From: Eron Lloyd <elloyd_at_lancaster_dot_lib_dot_pa_dot_us>
Date: Fri Mar 19 2004 - 13:10:50 CST

Looks excellent. Regarding demos, just this morning I passed our Election
Bureau's Chief Clerk & Registrar on the way to work, and had a chat about our
project. She seemed very excited ever since I gave her info on this many
months back, and we kicked around the idea of a presentation here in the
county to the Board of Elections, press, and public. I'd be very willing to
put on a demo with the group's blessing, and am capable of producing
high-quality promotional materials and a presentation. I'm thinking of doing
it mid-April, about two weeks before our primary here in PA (when people will
be slightly more interested). If there is anyone else on the list that lives
in PA and would like to be involved, please let me know. If so we could take
it to Harrisburg!


On Friday 19 March 2004 1:49 pm, Alan Dechert wrote:
> This is a first draft of the press release we expect to send out on Monday.
> Your comments are welcome.
> Alan D.
> ******
> GRANITE BAY, CALIFORNIA -- The Open Voting Consortium will show off a
> demonstration version of its free voting software on the 1st of April at
> the Santa Clara County government office building 10:00 AM at 70 W. Hedding
> St., San Jose. The Open Voting Consortium intends to make free voting
> software available for use in public elections to begin a process founders
> hope will bring about a transformation of the voting system from a
> fraud-prone, blackbox, proprietary, expensive, unreliable system to a
> technically sound, accurate, secure, inexpensive, and open voting system.
> An international team of volunteer scientists and engineers developed the
> demonstration system. Jan Karrman of Sweden, a senior research engineer at
> Uppsala University, said, "considering the U.S. role in international
> affairs, this makes it important outside the U.S. as well that fair
> elections are being held there." John-Paul Gignac of Canada wrote the
> software for the on-screen ballot. Anand Pillai of Bangalore India, Eron
> Lloyd of Pennsylvania, and David Mertz of Massachusetts have been the other
> main software code contributors. Fred McLain, a noted computer security
> expert from Bothel Washington, has served as the lead developer over the
> past two months. "I'm proud of what this team has accomplished," said
> McLain. Laird Popkin of New York worked on the online version of the
> ballot printing system.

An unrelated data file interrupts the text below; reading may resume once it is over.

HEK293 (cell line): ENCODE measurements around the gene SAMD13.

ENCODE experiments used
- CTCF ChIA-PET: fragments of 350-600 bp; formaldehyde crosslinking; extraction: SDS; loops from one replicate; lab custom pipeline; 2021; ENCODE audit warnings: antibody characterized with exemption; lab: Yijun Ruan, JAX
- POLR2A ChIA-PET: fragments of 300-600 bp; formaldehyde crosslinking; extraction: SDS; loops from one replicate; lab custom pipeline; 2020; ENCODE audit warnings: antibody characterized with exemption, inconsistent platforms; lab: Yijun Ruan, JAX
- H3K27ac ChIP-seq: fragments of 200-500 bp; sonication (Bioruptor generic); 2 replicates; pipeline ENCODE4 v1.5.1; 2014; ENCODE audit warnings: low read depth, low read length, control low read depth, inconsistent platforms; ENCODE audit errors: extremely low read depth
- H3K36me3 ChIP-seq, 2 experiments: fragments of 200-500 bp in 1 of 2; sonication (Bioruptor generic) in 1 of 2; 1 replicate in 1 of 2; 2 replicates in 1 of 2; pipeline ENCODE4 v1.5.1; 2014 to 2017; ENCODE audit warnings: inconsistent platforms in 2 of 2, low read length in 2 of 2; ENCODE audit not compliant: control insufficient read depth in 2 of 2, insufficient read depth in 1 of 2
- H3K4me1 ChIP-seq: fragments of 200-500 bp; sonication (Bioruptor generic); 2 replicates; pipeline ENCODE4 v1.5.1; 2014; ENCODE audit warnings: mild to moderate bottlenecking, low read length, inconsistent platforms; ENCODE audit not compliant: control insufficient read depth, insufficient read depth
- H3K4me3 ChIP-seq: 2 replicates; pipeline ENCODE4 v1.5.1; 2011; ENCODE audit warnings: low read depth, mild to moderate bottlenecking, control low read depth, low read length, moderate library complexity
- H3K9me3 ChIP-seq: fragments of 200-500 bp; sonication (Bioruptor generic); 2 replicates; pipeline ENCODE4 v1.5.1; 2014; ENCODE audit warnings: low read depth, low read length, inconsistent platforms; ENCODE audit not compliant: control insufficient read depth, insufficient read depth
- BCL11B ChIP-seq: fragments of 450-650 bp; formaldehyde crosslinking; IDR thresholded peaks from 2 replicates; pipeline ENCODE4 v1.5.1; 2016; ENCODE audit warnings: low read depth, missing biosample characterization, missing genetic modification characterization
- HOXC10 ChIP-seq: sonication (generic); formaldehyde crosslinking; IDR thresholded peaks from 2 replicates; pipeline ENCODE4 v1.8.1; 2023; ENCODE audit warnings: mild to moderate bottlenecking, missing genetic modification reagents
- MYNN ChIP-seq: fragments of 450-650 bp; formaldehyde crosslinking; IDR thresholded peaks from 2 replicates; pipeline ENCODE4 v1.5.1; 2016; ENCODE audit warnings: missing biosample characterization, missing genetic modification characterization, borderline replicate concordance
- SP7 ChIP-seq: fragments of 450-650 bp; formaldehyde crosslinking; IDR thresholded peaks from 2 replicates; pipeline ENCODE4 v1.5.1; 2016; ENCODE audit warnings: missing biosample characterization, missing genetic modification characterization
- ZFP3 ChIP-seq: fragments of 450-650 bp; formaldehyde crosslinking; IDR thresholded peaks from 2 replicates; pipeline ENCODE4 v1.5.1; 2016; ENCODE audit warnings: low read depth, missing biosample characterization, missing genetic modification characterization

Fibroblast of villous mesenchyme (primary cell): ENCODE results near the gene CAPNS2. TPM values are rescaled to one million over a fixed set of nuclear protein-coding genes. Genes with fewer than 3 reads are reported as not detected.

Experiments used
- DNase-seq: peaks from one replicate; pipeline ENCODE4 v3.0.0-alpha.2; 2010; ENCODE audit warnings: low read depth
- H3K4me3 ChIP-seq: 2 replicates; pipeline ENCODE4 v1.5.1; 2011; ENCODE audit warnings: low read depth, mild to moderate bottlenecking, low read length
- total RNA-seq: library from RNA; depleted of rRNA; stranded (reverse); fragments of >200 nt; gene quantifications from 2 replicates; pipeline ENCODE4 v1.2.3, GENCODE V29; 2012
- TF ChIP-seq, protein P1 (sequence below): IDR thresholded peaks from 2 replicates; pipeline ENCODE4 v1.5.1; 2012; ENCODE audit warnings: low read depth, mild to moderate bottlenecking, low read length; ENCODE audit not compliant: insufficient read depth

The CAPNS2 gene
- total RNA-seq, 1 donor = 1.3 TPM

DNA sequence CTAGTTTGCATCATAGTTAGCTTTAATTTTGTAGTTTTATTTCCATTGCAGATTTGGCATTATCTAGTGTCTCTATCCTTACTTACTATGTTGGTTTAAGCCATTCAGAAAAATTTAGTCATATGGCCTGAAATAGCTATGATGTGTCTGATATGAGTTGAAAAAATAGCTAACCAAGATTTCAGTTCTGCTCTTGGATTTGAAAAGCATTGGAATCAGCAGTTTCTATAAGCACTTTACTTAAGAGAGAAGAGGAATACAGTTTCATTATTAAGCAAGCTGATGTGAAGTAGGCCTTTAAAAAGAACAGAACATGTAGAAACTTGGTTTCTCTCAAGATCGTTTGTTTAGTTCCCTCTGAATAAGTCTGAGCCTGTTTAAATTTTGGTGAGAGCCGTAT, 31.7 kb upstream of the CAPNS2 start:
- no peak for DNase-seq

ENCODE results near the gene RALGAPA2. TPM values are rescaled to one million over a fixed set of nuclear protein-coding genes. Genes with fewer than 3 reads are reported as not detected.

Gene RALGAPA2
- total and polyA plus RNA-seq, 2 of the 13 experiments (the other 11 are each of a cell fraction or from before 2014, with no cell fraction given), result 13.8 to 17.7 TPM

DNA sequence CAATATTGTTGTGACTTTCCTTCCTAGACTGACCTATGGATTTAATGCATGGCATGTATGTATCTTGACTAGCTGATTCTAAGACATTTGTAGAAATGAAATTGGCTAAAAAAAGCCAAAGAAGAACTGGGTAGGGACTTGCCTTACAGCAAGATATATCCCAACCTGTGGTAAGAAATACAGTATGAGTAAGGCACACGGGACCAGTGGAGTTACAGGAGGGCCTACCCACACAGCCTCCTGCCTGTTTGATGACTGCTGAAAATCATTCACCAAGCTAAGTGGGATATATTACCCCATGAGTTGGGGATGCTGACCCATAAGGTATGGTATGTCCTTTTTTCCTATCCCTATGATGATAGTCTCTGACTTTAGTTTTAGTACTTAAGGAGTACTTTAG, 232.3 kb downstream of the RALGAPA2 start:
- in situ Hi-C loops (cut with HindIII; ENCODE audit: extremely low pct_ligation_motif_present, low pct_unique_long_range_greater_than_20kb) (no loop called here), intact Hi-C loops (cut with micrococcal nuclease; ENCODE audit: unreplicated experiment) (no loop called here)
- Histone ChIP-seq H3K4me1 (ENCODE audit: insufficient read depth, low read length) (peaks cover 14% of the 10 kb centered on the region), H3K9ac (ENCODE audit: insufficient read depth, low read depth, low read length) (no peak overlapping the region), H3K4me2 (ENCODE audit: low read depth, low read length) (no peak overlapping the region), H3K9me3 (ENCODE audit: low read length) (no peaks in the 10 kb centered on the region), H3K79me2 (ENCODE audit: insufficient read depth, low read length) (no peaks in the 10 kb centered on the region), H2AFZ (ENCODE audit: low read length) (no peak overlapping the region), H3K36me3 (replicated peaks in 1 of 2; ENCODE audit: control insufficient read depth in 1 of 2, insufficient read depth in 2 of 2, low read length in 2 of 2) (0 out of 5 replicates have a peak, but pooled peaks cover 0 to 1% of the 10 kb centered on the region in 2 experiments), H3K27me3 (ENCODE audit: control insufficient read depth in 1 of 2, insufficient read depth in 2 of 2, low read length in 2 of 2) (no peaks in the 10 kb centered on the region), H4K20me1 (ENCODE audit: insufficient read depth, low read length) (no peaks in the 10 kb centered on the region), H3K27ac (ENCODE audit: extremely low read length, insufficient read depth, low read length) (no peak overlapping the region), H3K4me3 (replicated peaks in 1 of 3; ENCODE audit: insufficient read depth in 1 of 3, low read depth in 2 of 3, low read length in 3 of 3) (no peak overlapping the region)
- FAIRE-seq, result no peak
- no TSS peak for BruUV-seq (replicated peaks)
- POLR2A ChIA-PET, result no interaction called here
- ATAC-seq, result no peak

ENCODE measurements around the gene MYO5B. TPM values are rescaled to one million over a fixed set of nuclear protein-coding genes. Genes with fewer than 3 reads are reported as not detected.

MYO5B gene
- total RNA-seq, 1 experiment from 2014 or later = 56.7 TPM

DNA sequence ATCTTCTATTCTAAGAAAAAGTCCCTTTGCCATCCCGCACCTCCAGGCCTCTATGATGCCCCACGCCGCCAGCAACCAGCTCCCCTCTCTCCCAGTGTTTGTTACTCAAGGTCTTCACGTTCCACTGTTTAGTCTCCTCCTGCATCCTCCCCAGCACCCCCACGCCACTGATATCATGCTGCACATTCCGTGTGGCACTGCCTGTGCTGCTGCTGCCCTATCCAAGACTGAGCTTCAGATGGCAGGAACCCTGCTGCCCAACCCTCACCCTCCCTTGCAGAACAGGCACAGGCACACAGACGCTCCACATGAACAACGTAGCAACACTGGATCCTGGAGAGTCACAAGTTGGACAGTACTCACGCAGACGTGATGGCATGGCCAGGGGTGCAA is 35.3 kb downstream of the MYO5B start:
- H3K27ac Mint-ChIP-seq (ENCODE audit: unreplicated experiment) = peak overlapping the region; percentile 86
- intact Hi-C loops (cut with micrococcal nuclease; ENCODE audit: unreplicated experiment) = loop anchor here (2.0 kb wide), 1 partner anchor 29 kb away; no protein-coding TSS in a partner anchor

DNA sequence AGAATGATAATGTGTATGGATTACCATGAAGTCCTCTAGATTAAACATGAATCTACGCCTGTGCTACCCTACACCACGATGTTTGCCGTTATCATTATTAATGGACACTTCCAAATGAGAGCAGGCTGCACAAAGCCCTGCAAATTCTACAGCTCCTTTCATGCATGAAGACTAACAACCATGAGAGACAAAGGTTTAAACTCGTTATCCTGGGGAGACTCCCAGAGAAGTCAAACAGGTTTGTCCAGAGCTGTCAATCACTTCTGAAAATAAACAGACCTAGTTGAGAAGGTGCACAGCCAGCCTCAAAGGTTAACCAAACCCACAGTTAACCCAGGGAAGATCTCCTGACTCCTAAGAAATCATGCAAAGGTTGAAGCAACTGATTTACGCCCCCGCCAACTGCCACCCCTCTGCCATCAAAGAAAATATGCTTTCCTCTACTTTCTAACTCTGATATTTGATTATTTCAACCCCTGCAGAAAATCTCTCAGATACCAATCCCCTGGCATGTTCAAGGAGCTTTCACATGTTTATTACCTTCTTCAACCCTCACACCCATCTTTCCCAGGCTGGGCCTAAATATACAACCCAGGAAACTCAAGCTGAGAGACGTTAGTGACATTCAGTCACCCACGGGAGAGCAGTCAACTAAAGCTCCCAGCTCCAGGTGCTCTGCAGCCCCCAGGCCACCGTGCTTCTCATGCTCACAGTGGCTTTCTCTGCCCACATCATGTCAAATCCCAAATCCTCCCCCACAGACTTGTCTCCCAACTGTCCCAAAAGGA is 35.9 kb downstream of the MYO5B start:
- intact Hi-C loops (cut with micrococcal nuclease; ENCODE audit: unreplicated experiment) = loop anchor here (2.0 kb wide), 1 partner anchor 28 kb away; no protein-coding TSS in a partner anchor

> "Voters should not be fooled into thinking their vote is secure with
> paperless electronic voting machines. We need a system like the Open
> Voting Consortium is developing that produces a paper ballot that voters
> can see, touch, and verify before placing in the ballot box," according to
> Dr. Arthur Keller, a computer science professor at UC Santa Cruz and Vice
> President of the Open Voting Consortium. Professor Douglas W. Jones, a
> University of Iowa computer scientist and often-quoted expert of voting
> technology, agrees
> : "It's too easy to play tricks with a purely electronic record. We need a
> physical token to represent the vote so that it can be checked by ordinary
> human beings. We also want a system where all aspects of the system are
> open to public inspection so we can be sure everything is above board."
> Dr. Jones is also the Chief Technology Officer of the Open Voting
> Consortium and Vice President.
> "We are not in favor of having a public process run by private companies
> that want to keep everything a secret," says Alan Dechert, President of the
> Open Voting Consortium. "It was wise to commit serious funding to
> modernize the voting system. But it would be foolish to spend all the
> money on immature technology that will be obsolete in a few years. We
> advocate spending a small percentage of this money on a comprehensive
> scientific research and development project that will give us the best
> possible voting system." The Help America Vote Act of 2002 (HAVA)
> earmarked nearly four billion dollars for voting modernization. Upwards of
> $1.5 billion has been appropriated for this fiscal year. "We are working
> with universities in several states to get this project launched. Iowa
> State University and the University of California are leading the way, with
> strong teams developing in Illinois and Nevada, so far."
> The Open Voting Consortium is a Nonprofit California Corporation dedicated
> to the development, maintenance, and delivery of open voting systems for
> use in public elections.
> ---
> [This E-mail scanned for viruses by Declude Virus]

Eron Lloyd
Technology Coordinator
Lancaster County Library
Phone: 717-239-2116
Fax: 717-394-3083
[This E-mail scanned for viruses by Declude Virus]
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Received on Wed Mar 31 23:17:06 2004

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